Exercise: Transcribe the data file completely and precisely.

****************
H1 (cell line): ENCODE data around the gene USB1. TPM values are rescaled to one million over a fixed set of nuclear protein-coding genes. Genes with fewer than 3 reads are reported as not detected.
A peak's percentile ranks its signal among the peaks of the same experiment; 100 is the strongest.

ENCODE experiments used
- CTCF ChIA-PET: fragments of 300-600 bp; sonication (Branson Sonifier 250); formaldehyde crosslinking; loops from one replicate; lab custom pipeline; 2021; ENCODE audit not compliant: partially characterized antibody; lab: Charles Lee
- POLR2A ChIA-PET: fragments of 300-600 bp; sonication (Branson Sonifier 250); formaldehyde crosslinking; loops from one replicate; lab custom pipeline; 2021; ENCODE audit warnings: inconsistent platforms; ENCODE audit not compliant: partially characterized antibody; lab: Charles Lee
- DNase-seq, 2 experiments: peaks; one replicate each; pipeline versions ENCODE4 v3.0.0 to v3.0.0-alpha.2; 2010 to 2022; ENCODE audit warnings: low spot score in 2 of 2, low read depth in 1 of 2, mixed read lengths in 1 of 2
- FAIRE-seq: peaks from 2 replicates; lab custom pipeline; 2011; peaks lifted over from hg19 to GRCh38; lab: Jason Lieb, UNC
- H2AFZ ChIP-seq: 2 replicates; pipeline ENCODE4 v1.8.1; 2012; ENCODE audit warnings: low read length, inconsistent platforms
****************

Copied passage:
H1 (cell line): ENCODE data around the gene USB1. TPM values are rescaled to one million over a fixed set of nuclear protein-coding genes. Genes with fewer than 3 reads are reported as not detected.
A peak's percentile ranks its signal among the peaks of the same experiment; 100 is the strongest.

ENCODE experiments used
- CTCF ChIA-PET: fragments of 300-600 bp; sonication (Branson Sonifier 250); formaldehyde crosslinking; loops from one replicate; lab custom pipeline; 2021; ENCODE audit not compliant: partially characterized antibody; lab: Charles Lee
- POLR2A ChIA-PET: fragments of 300-600 bp; sonication (Branson Sonifier 250); formaldehyde crosslinking; loops from one replicate; lab custom pipeline; 2021; ENCODE audit warnings: inconsistent platforms; ENCODE audit not compliant: partially characterized antibody; lab: Charles Lee
- DNase-seq, 2 experiments: peaks; one replicate each; pipeline versions ENCODE4 v3.0.0 to v3.0.0-alpha.2; 2010 to 2022; ENCODE audit warnings: low spot score in 2 of 2, low read depth in 1 of 2, mixed read lengths in 1 of 2
- FAIRE-seq: peaks from 2 replicates; lab custom pipeline; 2011; peaks lifted over from hg19 to GRCh38; lab: Jason Lieb, UNC
- H2AFZ ChIP-seq: 2 replicates; pipeline ENCODE4 v1.8.1; 2012; ENCODE audit warnings: low read length, inconsistent platforms